Young gun painter Oscar yi Hou charts his own path
Escape painter Oscar yi Hou is having a good time and enjoying it all. Born in Liverpool, England in 1998, Hou moved to New York in 2017 for an undergraduate degree at Columbia University, landing in the city he always knew he would live and work in a day. Today, he received the third annual UOVO award, which includes a cash prize of $25,000, a solo exhibition at the Brooklyn Museum opening later this year, and an art installation on the facade of the Bushwick location of the ‘UOVO. Cultivated spoke to the budding painter about representation in the art world, the painters who inspire him, and his hopes for his first solo museum exhibition.
Molly Wilcox: Congratulations on receiving the third annual UOVO award from the Brooklyn Museum Awards! How does it feel to have your hard work recognized by the Brooklyn Museum committee?
Oscar yi Hou: It’s awesome. I feel so lucky to present an exhibition at the museum, and I am grateful to the committee for awarding me the prize and for giving me such a great opportunity. It’s so awesome.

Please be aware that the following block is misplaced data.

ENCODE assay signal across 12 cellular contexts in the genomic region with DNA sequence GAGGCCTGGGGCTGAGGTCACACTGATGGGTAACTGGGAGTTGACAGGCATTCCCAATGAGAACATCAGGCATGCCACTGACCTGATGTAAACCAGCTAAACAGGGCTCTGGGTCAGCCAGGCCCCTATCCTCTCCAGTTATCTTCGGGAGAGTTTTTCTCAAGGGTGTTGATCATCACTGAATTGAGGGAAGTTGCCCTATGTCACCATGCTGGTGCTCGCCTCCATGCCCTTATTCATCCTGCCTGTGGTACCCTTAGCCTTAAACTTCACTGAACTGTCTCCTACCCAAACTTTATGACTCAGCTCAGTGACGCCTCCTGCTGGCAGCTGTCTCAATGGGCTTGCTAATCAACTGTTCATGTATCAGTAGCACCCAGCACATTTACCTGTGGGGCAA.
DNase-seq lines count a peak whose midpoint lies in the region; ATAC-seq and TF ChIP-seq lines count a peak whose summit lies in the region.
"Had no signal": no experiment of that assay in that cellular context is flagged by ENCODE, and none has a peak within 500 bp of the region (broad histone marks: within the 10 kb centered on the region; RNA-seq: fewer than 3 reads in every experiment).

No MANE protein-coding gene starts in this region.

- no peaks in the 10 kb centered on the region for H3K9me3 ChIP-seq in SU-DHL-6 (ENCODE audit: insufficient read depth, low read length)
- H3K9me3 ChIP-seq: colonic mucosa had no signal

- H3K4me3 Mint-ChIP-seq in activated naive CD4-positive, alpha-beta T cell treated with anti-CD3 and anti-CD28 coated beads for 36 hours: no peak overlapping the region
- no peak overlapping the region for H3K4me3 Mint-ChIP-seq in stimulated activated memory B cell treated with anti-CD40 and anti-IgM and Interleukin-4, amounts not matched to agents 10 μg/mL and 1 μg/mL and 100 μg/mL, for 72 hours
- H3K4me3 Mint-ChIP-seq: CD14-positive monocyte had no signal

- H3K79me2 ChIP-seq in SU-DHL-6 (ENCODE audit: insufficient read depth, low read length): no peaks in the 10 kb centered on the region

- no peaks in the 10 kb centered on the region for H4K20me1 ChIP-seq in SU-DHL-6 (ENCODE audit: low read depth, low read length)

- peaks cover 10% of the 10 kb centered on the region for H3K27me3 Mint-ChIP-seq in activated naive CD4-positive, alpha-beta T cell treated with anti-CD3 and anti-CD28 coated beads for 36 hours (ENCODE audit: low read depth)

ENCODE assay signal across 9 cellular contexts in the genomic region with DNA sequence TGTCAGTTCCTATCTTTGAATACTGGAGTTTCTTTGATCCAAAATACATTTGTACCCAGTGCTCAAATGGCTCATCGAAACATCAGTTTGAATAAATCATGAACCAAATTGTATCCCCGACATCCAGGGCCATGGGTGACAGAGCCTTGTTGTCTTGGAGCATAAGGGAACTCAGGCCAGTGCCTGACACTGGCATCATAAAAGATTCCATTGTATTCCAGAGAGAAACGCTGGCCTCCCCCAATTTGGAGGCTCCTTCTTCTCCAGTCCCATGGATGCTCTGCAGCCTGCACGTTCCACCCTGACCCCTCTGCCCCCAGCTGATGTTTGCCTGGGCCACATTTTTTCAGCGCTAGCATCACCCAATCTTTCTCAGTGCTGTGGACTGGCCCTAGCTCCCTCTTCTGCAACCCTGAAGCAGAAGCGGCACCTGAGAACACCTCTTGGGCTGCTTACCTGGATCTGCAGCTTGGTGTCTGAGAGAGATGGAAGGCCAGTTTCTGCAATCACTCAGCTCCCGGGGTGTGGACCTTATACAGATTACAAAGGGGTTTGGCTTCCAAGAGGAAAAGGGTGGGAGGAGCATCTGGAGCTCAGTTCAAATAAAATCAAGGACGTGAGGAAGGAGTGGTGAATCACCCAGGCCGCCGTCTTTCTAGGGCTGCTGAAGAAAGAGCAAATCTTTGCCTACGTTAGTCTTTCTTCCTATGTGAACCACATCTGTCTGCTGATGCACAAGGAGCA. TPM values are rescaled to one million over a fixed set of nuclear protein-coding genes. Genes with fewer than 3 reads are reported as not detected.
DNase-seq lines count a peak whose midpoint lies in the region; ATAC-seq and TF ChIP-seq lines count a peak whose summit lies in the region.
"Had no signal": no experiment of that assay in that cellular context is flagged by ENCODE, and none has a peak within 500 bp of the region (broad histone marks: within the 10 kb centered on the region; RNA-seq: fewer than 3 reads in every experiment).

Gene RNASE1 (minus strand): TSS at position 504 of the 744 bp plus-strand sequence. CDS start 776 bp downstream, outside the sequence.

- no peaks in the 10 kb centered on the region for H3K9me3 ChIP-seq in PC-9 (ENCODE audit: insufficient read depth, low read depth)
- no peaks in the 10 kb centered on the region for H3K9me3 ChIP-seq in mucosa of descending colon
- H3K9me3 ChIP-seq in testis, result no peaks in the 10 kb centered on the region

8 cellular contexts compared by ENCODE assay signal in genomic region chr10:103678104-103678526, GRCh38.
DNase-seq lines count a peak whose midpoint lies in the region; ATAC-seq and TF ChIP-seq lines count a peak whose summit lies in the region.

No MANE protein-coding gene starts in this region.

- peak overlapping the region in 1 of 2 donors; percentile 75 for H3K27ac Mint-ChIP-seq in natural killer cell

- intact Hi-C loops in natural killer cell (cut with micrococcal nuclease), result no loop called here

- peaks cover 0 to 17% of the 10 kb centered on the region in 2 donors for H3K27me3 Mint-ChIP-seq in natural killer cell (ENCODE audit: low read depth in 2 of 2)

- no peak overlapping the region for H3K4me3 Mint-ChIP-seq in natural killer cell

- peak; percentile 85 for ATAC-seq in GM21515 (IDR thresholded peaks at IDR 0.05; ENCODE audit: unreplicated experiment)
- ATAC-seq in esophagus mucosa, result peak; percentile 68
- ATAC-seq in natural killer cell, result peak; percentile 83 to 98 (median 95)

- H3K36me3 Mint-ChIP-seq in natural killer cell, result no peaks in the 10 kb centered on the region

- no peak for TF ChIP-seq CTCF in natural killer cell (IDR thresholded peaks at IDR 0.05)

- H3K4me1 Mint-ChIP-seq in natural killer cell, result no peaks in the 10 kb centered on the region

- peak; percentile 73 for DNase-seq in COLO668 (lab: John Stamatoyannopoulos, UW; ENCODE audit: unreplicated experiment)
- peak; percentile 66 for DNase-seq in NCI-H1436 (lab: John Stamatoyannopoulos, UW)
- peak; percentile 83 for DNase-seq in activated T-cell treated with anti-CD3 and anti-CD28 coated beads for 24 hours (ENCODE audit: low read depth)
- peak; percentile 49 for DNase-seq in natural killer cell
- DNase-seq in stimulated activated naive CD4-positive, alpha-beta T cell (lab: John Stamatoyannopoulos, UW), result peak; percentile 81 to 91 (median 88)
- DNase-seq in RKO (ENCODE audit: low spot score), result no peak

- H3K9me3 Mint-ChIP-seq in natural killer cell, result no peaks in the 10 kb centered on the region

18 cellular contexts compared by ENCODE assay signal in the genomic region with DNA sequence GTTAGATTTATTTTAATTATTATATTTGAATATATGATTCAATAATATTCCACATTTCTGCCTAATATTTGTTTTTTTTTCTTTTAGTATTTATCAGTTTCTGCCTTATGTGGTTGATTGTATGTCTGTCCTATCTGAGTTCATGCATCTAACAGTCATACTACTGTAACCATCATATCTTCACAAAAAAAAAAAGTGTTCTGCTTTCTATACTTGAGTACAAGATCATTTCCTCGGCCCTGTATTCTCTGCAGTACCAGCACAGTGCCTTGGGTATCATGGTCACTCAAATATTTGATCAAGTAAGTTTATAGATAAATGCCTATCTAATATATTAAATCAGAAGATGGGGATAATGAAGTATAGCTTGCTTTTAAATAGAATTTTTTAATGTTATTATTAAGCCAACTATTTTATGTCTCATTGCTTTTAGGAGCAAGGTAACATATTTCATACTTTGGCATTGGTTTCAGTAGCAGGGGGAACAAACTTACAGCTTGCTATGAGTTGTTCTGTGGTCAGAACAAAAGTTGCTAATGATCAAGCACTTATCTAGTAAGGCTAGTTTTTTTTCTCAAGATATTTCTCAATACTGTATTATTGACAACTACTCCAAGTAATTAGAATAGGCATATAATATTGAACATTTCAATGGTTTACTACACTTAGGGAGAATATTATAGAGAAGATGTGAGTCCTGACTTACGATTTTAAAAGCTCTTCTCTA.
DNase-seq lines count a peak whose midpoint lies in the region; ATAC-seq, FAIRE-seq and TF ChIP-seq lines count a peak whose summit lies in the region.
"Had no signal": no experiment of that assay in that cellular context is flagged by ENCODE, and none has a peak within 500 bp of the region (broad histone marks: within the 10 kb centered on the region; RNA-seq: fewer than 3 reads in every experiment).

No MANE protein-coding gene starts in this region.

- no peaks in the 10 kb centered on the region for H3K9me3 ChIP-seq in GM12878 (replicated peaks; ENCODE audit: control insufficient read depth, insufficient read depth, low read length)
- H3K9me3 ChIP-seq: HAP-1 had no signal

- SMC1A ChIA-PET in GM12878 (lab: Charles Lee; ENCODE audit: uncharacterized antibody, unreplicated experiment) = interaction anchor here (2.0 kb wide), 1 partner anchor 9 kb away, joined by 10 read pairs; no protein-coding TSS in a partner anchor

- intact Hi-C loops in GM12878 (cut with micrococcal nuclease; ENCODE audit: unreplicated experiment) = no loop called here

MW: Do you have any idea what you’re going to create for the 50 by 50 foot public art installation?
OYH: In my proposal, I drafted a drawing using one of my old paintings, the birds of a feather flock together, aka: A New Family Portrait, incorporating new graffiti elements and symbols. This has always been one of my favorite works, so I can’t wait to give it a makeover.
MW: What was the inspiration for your latest book, “A sky-licker relation?”
OYH: I drew from an eclectic array of sources. “A Sky-licking Relationship” felt like a natural development in my practice, but there were definitely things that happened during the making of the show that I can cite as a direct inspiration – I’m thinking of that Alice Neel show at the Met last year . my board A crane and two sea goats walk into a bar, aka: Summertime Cosmogony on Old Broadway (2021) was based on the composition of Neel’s painting Geoffrey Hendricks and Brian (1978). It’s the one of the gay couple with the bowl of fruit on the table next to them. The guy on the left is much more butch, with his red flannel unbuttoned and chest hair exposed.
In my piece, I wanted to follow a similar dynamic, but with a lesbian couple. Also, the setting for the painting is the apartment from when we lived in Harlem last year, so I kind of wanted to make an ode to that place, because it was our very first apartment in New York . The number at the top of the board (556) was our building number, and Old Broadway was our street. You can actually see into our respective rooms in the painting. So I guess, among other things, I was inspired by all these things that were going on in my life at the time.
MW: What can you tell us about your new work for the Brooklyn Museum?